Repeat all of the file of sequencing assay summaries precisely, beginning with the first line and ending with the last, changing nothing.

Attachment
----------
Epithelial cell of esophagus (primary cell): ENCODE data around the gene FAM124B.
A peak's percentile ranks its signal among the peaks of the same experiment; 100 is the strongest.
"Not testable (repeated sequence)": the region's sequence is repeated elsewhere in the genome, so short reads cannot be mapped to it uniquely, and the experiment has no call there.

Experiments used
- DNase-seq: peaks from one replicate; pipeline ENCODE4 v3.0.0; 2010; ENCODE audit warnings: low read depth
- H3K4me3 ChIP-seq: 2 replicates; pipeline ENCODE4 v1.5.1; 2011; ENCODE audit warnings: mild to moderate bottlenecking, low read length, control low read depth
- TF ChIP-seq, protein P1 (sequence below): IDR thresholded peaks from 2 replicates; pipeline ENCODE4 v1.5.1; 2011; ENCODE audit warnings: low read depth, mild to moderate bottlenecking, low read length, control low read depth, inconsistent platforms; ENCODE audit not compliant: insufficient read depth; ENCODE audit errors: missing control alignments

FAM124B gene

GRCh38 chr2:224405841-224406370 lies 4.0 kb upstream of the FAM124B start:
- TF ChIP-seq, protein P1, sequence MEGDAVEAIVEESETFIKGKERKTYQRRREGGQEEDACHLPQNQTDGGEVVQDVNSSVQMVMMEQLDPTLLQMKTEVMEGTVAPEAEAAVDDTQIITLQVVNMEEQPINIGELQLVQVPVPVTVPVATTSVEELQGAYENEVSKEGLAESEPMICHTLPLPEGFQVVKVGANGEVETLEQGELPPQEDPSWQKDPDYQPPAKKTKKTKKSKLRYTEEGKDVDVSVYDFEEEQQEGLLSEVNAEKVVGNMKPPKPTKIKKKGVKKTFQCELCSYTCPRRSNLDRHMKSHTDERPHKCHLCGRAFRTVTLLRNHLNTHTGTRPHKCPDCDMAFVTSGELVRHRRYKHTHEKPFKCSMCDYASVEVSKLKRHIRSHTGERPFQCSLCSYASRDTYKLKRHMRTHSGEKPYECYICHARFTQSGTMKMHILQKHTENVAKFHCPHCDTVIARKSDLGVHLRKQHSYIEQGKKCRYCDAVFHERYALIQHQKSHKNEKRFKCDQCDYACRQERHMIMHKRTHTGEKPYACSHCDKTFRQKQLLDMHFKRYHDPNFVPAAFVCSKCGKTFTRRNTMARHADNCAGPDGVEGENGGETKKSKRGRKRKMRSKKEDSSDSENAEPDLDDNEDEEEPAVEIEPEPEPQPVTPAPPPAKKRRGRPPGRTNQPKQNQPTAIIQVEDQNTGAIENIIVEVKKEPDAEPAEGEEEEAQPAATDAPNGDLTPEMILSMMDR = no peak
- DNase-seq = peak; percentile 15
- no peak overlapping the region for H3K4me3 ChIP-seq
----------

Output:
Epithelial cell of esophagus (primary cell): ENCODE data around the gene FAM124B.
A peak's percentile ranks its signal among the peaks of the same experiment; 100 is the strongest.
"Not testable (repeated sequence)": the region's sequence is repeated elsewhere in the genome, so short reads cannot be mapped to it uniquely, and the experiment has no call there.

Experiments used
- DNase-seq: peaks from one replicate; pipeline ENCODE4 v3.0.0; 2010; ENCODE audit warnings: low read depth
- H3K4me3 ChIP-seq: 2 replicates; pipeline ENCODE4 v1.5.1; 2011; ENCODE audit warnings: mild to moderate bottlenecking, low read length, control low read depth
- TF ChIP-seq, protein P1 (sequence below): IDR thresholded peaks from 2 replicates; pipeline ENCODE4 v1.5.1; 2011; ENCODE audit warnings: low read depth, mild to moderate bottlenecking, low read length, control low read depth, inconsistent platforms; ENCODE audit not compliant: insufficient read depth; ENCODE audit errors: missing control alignments

FAM124B gene

GRCh38 chr2:224405841-224406370 lies 4.0 kb upstream of the FAM124B start:
- TF ChIP-seq, protein P1, sequence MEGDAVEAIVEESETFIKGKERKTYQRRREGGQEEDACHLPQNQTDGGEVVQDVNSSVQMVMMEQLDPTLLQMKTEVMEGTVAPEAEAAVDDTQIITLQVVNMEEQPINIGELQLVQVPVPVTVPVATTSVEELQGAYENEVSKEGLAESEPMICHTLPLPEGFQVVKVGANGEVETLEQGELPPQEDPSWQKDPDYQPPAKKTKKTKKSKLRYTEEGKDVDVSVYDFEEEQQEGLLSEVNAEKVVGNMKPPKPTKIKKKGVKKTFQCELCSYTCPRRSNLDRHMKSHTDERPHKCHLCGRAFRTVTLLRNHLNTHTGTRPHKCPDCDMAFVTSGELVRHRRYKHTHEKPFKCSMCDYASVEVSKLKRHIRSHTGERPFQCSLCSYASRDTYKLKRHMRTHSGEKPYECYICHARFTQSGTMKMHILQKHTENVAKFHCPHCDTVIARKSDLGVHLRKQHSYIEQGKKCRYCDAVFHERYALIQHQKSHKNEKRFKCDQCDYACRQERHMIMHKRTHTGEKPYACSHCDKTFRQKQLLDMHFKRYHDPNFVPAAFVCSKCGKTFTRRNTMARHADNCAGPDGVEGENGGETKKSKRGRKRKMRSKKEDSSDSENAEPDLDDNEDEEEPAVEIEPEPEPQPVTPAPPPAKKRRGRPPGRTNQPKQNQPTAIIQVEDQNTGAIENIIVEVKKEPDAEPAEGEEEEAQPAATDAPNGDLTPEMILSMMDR = no peak
- DNase-seq = peak; percentile 15
- no peak overlapping the region for H3K4me3 ChIP-seq